Originally from Caracas, Venezuela (but currently based out of Brooklyn, NY), Los Amigos Invisibles’ music is funky—perfect for any multi-cultural dance party. While their music won’t have as much political significance and depth as many other artists on this list, you won’t have a very difficult time convincing your students to listen as their beats are catchy, inspired by electronica and disco.

  4. Maná (Mexico)

    Considered by many to be the U2 of Latin Rock, Maná is the most successful Latin music act of all time having sold over 40 million albums worldwide. The band does not shy away from taking political stances on issues such as Puerto Rico’s movement to secede from the United States, Barack Obama’s candidacy for President of the United States, and acting as ambassador for the Food and Agricultural Organization of the United States. With a lifespan that started in 1986 and still going strong, Maná is an impressive force with which to be reckoned in Latin-American music.

  5. Rubén Blades (Panama)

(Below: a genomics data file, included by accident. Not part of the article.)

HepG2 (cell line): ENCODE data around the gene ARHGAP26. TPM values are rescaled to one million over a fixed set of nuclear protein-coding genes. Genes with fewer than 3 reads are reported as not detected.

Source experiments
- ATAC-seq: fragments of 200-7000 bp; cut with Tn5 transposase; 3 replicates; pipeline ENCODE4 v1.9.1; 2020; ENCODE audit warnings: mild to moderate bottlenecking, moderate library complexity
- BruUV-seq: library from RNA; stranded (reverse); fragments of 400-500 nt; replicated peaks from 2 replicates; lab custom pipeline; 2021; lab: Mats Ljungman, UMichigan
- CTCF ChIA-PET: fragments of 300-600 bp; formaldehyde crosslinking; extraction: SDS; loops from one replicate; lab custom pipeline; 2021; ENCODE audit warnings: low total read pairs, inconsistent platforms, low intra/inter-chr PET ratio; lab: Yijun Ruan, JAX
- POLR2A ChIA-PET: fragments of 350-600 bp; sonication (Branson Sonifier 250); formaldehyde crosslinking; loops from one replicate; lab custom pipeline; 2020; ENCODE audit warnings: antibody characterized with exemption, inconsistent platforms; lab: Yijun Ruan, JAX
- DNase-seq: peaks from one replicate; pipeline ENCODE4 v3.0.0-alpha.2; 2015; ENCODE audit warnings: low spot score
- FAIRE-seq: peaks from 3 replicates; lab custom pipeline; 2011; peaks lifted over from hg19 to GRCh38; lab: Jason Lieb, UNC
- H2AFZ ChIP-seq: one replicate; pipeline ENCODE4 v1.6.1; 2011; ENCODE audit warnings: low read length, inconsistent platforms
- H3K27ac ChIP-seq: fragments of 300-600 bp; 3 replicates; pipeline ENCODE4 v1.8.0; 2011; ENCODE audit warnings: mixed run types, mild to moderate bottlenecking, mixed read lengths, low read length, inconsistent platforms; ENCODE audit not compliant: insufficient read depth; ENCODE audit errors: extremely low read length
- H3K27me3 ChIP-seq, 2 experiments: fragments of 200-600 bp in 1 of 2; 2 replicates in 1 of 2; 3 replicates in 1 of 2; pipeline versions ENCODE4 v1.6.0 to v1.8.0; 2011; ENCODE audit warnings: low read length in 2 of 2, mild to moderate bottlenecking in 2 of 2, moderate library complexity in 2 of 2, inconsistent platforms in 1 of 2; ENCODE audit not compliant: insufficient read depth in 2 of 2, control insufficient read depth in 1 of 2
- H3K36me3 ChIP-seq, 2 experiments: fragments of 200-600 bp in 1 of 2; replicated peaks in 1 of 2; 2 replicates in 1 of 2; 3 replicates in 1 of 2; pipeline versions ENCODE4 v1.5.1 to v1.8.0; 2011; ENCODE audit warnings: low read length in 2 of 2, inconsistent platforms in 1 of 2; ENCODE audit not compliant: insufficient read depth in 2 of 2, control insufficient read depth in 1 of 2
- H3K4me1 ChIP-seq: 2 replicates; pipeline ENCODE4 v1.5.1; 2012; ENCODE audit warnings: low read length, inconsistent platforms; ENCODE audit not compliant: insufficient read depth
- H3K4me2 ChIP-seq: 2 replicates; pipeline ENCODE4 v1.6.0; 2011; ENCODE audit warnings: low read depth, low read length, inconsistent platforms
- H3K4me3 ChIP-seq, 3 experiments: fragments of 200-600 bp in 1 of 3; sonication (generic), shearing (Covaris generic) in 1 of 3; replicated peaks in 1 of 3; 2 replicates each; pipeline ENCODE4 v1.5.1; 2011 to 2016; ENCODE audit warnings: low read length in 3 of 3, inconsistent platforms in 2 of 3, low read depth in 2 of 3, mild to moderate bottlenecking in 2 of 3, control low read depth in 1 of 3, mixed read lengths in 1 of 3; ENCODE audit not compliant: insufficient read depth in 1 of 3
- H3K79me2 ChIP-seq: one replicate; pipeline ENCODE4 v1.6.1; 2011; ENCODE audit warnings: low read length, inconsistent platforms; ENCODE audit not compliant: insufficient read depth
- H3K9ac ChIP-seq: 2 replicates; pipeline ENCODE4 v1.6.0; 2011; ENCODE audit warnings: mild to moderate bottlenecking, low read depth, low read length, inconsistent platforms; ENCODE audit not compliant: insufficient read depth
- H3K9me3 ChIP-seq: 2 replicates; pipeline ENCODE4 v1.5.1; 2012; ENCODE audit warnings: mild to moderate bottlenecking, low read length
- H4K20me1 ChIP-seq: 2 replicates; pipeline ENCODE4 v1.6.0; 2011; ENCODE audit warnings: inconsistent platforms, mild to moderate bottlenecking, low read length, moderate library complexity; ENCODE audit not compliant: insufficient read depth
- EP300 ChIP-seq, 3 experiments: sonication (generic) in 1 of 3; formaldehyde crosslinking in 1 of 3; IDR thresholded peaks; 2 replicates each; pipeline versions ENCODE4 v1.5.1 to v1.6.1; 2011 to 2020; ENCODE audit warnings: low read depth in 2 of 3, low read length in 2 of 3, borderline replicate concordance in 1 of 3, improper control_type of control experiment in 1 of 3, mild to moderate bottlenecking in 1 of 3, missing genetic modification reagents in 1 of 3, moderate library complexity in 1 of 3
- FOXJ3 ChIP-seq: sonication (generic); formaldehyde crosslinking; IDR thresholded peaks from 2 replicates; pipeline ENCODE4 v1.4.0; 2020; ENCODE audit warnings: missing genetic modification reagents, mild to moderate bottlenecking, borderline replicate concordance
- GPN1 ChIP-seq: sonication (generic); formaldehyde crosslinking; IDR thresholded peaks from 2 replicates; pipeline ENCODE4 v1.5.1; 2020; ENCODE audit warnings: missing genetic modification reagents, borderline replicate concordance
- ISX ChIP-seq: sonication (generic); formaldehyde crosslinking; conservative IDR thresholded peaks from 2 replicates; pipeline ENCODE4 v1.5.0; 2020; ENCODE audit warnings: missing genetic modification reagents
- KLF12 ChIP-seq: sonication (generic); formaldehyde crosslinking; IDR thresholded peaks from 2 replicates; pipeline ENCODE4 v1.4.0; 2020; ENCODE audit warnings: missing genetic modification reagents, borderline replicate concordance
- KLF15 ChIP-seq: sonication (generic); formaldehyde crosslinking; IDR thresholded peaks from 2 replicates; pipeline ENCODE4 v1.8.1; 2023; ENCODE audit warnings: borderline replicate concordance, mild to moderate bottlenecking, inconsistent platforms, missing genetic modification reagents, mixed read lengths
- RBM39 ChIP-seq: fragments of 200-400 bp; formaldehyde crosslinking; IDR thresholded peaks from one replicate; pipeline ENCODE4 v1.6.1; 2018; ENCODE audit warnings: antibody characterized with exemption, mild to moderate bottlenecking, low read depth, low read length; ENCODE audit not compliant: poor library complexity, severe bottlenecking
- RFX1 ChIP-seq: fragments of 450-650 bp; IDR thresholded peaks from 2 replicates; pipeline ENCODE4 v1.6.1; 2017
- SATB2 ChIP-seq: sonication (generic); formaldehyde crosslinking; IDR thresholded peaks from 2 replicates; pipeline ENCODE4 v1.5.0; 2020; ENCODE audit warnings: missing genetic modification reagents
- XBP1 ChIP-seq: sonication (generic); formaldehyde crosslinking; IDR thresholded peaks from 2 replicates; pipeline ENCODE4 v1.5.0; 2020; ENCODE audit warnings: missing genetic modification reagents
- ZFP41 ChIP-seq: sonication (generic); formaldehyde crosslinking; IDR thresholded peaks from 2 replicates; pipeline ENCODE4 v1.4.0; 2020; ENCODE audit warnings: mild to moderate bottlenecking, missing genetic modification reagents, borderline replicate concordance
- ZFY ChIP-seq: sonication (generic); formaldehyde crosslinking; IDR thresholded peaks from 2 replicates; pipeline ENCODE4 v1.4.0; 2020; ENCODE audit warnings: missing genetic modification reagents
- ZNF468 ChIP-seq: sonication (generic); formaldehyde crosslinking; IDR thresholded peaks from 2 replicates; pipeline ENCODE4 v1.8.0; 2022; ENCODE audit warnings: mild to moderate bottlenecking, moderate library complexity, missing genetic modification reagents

Another icon of Latin American music, Rubén Blades was born in Panama City, Panama where he is a beloved icon, one-time Presidential Candidate, and current minister of Tourism. He got his start in music in the 70’s while working in the mailroom at the legendary Fania Records in New York City. Soon thereafter he was performing and writing music with Willie Colón and Ray Barretto. He went on to have a hugely successful career as a Salsero, actor and activist. His music is seen as part of the fabric of Panamanian culture.

  6. Amparanoia (Spain)

    Originally from Granada, Spain, Amparanoia first came onto the international music scene in the mid-90’s with her rock/reggae/alternative sound. A close friend of Manu Chao, the two of them are often lumped together into a pan-cultural genre that fuses Latin musical styles and takes on various political issues. Her music is both catchy and informative when it comes to introducing students to Spanish language, as well as the Spanish culture via various musical styles.

  7. Locos Por Juana (Colombia/Venezuela/Argentina by way of Miami)